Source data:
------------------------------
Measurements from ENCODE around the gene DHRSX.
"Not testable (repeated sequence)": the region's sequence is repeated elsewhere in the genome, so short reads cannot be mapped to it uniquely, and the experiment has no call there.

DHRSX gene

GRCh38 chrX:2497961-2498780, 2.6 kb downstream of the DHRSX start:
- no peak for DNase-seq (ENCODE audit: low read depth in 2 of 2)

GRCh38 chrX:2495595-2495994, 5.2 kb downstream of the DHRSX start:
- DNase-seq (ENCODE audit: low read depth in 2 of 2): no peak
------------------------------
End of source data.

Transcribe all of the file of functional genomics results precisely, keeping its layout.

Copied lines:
Measurements from ENCODE around the gene DHRSX.
"Not testable (repeated sequence)": the region's sequence is repeated elsewhere in the genome, so short reads cannot be mapped to it uniquely, and the experiment has no call there.

DHRSX gene

GRCh38 chrX:2497961-2498780, 2.6 kb downstream of the DHRSX start:
- no peak for DNase-seq (ENCODE audit: low read depth in 2 of 2)

GRCh38 chrX:2495595-2495994, 5.2 kb downstream of the DHRSX start:
- DNase-seq (ENCODE audit: low read depth in 2 of 2): no peak